Highlighted Selections from:

Big Data Ethics


Richards, Neil M. and King, Jonathan H., Big Data Ethics (January 23, 2014). Wake Forest Law Review, 2014. Available at SSRN: http://ssrn.com/abstract=2384174

p.1: In this paper, we argue that big data, broadly defined, is producing increased powers of institutional awareness and power that require the development of a Big Data Ethics. -- Highlighted mar 12, 2014

p.1: Critically, if we fail to balance the human values that we care about, like privacy, confidentiality, transparency, identity and free choice with the compelling uses of big data, our Big Data Society risks abandoning these values for the sake of innovation and expediency. -- Highlighted mar 12, 2014

p.3: Technologists often use the technical “3-V” definition of big data as “high-volume, high-velocity and high-variety information assets that demand cost-effective, innovative forms of information processing for enhanced insight and decision making.” -- Highlighted mar 12, 2014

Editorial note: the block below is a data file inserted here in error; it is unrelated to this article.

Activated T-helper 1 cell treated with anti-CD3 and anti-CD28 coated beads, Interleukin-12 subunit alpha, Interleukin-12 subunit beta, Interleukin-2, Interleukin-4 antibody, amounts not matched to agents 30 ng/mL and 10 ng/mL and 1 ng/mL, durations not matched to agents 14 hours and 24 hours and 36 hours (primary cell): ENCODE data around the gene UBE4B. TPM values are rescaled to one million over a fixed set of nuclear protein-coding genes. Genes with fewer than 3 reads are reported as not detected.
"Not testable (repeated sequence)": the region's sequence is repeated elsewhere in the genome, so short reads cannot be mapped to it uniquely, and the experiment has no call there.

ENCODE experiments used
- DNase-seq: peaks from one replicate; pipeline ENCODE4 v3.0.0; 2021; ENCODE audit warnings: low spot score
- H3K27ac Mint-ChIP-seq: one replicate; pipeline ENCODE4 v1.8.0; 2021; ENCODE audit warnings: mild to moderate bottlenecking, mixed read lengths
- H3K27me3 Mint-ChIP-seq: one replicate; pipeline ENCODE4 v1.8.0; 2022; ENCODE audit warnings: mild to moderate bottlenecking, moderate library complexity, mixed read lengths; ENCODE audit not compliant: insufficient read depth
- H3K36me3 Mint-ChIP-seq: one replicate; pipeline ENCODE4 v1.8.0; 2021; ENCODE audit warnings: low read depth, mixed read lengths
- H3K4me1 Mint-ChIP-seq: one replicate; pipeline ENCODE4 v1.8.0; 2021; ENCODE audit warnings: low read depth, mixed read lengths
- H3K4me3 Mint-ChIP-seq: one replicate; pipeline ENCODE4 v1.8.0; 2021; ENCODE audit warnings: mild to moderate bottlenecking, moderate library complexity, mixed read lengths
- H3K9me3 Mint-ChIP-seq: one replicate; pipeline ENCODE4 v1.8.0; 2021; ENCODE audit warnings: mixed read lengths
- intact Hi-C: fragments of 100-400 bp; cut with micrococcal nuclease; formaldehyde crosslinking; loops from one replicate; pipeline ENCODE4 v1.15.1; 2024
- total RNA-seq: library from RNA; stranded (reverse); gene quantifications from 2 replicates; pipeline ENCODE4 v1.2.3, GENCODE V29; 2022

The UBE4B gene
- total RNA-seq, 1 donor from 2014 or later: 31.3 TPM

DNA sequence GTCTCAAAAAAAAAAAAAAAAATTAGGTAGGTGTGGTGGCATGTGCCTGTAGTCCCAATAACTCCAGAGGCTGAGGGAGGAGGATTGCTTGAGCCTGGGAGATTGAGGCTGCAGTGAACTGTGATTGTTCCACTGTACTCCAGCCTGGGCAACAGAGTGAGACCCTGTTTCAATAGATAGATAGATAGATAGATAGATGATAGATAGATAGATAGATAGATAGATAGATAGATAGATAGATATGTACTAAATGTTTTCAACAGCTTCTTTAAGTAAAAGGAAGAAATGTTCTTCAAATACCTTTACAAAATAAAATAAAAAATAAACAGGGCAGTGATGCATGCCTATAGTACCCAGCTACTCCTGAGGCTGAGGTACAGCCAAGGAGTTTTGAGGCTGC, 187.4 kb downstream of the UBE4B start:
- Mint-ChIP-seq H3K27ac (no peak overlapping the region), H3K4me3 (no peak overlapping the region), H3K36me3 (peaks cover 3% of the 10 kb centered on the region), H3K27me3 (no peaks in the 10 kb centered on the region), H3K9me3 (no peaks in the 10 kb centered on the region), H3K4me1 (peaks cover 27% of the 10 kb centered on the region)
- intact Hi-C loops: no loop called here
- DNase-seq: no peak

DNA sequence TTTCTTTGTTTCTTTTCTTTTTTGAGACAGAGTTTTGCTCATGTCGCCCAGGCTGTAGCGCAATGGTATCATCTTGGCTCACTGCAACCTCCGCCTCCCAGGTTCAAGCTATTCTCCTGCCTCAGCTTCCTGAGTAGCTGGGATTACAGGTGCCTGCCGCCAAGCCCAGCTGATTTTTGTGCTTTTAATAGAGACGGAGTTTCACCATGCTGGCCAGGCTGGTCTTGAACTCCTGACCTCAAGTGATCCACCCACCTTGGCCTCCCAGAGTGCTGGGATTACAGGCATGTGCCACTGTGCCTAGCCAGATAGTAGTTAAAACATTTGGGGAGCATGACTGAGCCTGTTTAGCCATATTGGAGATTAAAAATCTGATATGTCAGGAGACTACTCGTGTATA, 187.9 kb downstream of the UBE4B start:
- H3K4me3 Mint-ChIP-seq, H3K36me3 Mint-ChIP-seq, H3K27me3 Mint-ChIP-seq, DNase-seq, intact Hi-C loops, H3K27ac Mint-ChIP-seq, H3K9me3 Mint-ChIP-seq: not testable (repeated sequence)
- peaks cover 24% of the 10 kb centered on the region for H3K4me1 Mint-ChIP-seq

p.5: We show how the prophesies that “privacy is dead” are misguided. Even in an age of surveillance and big data, privacy is neither dead nor dying. Notions of privacy are changing with society as they always have. -- Highlighted mar 12, 2014

p.5: We argue that “privacy” in today’s information economy should be better understood as encompassing information rules that manage the appropriate flows of information in ethical ways. -- Highlighted mar 12, 2014

p.5: Binary notions of privacy are particularly dangerous and can erode trust in our era of Big Data and metadata, in which private information is necessarily shared by design in order to be useful. -- Highlighted mar 12, 2014

p.6: Big data predictions and inferences risks compromising identity by allowing institutional surveillance to identify, categorize, modulate and even determine who we are before we make up our own minds. -- Highlighted mar 12, 2014

p.22: Such techno-centric worldviews carry an implied undertone of technology infallibility. We must yield our expectations of privacy, they suggest, to make way for the inevitable and get out of the way of technological innovation. -- Highlighted mar 12, 2014